Roman and Late Antique Mediterranean Pottery 3
Roman Pottery in the Near East: Local Production and Regional Trade
Proceedings of the round table held in Berlin, 19-20 February 2010
Edited by Bettina Fischer-Genz, Yvonne Gerber, Hanna Hamel
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Presents papers presented at an international workshop dedicated to the study of Roman common ware pottery in the Near East held in Berlin on 18th and 19th February 2010.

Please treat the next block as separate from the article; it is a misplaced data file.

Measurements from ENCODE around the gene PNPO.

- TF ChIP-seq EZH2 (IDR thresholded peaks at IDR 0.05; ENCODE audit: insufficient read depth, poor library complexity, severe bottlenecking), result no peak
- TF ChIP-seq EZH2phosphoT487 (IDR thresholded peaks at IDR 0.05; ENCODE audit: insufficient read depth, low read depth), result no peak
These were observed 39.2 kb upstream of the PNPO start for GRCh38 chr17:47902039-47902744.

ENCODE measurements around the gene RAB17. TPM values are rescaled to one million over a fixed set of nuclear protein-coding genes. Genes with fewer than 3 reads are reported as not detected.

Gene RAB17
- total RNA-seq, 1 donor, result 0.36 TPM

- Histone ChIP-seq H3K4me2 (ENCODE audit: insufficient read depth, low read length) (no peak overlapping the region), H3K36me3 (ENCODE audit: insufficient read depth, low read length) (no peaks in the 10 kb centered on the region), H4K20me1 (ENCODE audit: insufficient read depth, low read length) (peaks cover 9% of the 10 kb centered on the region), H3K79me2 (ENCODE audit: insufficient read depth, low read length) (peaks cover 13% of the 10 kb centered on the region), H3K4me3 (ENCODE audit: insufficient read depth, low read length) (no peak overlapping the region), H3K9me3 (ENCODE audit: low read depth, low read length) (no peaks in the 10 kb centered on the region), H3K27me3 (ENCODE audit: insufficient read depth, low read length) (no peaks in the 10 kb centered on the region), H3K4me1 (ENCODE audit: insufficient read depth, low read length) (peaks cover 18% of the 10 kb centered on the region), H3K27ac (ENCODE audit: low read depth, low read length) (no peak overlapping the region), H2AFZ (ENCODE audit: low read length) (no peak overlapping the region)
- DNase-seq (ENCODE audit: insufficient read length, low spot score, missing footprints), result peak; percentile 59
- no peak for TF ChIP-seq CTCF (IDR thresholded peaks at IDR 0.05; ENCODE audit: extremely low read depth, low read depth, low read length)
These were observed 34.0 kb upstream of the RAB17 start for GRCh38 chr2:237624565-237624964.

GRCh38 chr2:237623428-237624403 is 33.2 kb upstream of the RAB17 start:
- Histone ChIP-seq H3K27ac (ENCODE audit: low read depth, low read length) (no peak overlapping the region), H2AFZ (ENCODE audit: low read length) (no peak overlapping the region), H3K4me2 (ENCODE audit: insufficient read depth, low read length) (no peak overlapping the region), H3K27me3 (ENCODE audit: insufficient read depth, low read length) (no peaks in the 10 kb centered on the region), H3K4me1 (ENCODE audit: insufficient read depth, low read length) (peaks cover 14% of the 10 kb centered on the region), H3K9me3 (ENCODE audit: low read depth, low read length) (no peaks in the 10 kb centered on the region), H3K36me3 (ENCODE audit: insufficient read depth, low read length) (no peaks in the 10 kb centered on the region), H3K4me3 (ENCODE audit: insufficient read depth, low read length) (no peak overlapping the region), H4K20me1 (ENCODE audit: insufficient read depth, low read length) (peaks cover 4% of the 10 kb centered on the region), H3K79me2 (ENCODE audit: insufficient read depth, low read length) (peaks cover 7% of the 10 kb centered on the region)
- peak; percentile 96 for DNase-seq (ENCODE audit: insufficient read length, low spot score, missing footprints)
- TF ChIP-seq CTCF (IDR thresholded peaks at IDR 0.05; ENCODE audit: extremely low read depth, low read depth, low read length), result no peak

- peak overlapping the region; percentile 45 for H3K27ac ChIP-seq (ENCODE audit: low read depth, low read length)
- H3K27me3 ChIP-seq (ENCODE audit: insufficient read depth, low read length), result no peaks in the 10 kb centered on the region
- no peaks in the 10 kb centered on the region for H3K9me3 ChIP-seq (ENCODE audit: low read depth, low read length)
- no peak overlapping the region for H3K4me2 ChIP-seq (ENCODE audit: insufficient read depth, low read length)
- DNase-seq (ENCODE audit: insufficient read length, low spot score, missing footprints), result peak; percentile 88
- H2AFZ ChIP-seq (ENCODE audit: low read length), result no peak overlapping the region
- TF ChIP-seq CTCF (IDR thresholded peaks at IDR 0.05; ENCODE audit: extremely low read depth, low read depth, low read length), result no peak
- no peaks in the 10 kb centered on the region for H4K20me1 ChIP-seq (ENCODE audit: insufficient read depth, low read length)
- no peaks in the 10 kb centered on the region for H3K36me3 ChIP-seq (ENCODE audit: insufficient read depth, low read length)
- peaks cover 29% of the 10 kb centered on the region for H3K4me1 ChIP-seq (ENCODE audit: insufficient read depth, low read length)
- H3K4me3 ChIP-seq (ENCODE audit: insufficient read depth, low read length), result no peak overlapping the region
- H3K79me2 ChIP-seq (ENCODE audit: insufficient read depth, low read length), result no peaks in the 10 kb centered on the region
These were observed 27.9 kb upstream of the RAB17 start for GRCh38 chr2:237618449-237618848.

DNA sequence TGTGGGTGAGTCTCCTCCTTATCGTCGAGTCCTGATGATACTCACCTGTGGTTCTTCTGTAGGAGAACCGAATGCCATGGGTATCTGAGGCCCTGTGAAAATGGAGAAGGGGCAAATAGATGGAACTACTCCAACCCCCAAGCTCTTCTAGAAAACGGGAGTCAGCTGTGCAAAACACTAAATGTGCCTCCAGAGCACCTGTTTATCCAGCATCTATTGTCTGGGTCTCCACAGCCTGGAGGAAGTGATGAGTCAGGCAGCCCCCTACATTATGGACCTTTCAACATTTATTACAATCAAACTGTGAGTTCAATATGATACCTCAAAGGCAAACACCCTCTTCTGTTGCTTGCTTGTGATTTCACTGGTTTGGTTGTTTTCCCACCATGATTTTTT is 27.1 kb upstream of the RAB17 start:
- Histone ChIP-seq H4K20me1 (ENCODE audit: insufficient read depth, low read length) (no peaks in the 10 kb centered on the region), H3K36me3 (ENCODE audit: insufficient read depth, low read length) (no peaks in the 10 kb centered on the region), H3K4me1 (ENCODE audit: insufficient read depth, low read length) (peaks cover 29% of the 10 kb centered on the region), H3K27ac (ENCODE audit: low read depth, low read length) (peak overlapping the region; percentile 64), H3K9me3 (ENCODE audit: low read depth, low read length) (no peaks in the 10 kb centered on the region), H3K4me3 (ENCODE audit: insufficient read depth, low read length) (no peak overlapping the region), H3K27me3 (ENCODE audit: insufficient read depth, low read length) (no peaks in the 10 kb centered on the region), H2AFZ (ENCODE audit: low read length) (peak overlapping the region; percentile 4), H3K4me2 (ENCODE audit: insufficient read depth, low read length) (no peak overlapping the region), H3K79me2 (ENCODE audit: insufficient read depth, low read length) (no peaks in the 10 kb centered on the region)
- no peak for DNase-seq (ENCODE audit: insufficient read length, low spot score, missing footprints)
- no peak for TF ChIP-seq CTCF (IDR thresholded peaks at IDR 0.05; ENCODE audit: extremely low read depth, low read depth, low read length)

Discussions and scientific exchange are crucial for the advancement of a young discipline such as the study of Roman pottery in the Near East. Therefore, in addition to large conferences such as the ‘Late Roman Coarse Ware Conference’ (LRCW) where the Near East plays only a marginal role, an international workshop with 20 participants dedicated solely to the study of Roman common ware pottery in the Near East was held in Berlin on 18th and 19th February 2010. The goal of this workshop was to provide researchers actively engaged in the study of Roman common wares the possibility to meet and discuss the current state of research as well as questions and problems they are facing with their material. Some of the participants were able to bring pottery samples, which provided the possibility to compare and discuss the identification and denomination of specific fabrics on a regional and supra-regional scale. This volume presents 17 papers from this stimulating event. The Archaeopress series, Roman and Late Antique Mediterranean Pottery (RLAMP) is devoted to research of the Roman and late Antique pottery in the Mediterranean. It is designed to serve as a reference point for all potential authors devoted to pottery studies on a pan-Mediterranean basis. The series seeks to gather innovative individual or collective research on the many dimensions of pottery studies ranging from pure typological and chronological essays, to diachronic approaches to particular classes, the complete publication of ceramic deposits, pottery deposit sequences, archaeometry of ancient ceramics, methodological proposals, studies of the economy based on pottery evidence or, among others, ethnoarchaeological ceramic research that may help to understand the production, distribution and consumption of pottery in the Mediterranean basin.